PT and Lalitha said...

All freedom should be exercised with restraint and good sense. How would you like it if an American Muslim Group, or several American Muslim Groups, decide to have Bible burning events on the same day?

PT Cherian.

Loren Eaton said...

You're right, James, this pastor should have the right to be able to do this. But that doesn't mean he isn't an absolute idiot.

James Maxey said...

PT and Lalitha, if every Muslim in the world were to burn a Bible on the same day, resulting in the destruction of millions and millions of Bibles, I would react with such stunning indifference that the earth itself would tremble! The force of my yawn would strip the leaves from the very trees around me. Book burning is such a toothless, impotent action. In this day and age, what, exactly, is being accomplished? If you burned a billion Bibles, would the King James version be less available to a single reader? It's archived on a zillion computer databases; anyone with a printer could crank out as many copies as they want.

Suppose you were upset by my position and ran out and bought a thousand copies of Bitterwood to set on fire in protest. This action would hurt me how, exactly? My publisher would probably send you a thank you note, both for the purchase of the thousand copies, and for the resulting publicity. Then, we'd print another 10,000 copies to supply those curious as to why someone had bothered to burn a thousand copies. My ebook sales would soar, at the very least!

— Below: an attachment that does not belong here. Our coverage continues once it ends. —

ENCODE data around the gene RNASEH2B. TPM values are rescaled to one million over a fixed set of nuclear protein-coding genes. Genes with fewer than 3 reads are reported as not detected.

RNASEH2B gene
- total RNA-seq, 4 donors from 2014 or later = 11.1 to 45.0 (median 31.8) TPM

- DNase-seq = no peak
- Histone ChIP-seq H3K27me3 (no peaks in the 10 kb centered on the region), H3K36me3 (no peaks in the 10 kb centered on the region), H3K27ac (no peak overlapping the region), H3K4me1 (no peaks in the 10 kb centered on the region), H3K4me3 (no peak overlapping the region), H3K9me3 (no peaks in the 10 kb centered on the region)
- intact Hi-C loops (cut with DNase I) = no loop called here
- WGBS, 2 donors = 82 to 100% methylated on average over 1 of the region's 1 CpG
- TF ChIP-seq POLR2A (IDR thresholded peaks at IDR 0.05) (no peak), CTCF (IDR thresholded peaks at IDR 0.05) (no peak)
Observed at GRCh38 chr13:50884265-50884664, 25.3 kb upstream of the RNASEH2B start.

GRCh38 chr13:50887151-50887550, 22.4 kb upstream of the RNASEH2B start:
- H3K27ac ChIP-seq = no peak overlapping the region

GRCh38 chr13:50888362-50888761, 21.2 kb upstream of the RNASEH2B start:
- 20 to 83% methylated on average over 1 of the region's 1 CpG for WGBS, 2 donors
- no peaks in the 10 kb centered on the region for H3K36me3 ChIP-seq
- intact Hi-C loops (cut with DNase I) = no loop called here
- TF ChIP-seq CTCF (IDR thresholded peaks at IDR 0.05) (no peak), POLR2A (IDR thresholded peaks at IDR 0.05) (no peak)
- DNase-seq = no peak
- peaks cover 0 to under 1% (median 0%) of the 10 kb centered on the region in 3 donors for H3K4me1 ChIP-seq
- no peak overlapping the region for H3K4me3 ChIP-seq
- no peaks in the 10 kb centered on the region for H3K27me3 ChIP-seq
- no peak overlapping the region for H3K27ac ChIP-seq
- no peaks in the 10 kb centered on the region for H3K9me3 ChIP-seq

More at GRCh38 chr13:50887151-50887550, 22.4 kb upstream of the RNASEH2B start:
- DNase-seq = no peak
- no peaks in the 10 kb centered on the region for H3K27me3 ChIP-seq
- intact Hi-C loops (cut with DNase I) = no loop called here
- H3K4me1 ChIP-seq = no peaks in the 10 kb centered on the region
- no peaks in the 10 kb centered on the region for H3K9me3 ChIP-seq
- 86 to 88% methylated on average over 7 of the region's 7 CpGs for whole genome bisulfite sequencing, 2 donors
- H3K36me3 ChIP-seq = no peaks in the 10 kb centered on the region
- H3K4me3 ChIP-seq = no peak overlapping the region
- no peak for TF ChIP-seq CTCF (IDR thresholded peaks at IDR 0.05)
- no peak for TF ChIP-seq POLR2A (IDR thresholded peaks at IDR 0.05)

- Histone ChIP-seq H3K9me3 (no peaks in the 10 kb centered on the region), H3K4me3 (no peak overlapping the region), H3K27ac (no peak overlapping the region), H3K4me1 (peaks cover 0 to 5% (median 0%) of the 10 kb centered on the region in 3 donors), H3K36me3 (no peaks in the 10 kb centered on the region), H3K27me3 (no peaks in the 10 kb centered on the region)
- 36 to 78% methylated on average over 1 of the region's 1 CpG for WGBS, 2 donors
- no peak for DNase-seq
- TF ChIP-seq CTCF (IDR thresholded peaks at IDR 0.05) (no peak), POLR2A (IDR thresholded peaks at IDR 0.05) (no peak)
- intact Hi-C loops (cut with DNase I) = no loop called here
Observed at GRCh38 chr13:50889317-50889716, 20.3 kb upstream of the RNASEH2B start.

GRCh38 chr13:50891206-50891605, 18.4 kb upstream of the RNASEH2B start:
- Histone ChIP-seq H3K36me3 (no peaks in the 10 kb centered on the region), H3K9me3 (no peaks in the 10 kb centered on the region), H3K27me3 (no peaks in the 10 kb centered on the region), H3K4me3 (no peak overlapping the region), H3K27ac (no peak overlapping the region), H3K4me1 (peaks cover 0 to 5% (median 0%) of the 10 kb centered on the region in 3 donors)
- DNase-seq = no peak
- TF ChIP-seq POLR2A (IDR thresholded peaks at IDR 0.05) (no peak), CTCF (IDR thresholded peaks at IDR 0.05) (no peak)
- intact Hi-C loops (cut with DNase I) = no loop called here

Seriously, I remember during the 80s a lot of preachers held burnings for rock music they considered Satanic. I recall Pink Floyd's "The Wall" being high on the list of burned records. Can anyone show me any evidence that this resulted in one less person hearing this album? Has there ever possibly been a less counterproductive form of protest in a free society?

Darkond said...

How much would 1,000 copies of Bitterwood cost? What's he percentage of discount for buying that many in bulk?
This is quite an idea for lesser-known authors around the world. Popularity derived by book-burning! One negative makes two positives!

James Maxey said...

I know the wholesale price for the book is roughly half cover price. So, probably about 4 grand. It would be a pretty expensive publicity stunt!

Darkond said...

Wow! That's cheaper than my old Powerbook!

Mr. Cavin said...

Well, this argument really misses the point entirely. Okay--I take that back. I'm sure that there are people out there who do think this is the point--this act--but I am surprised to see you engaging them here. Those people don't understand the situation at all.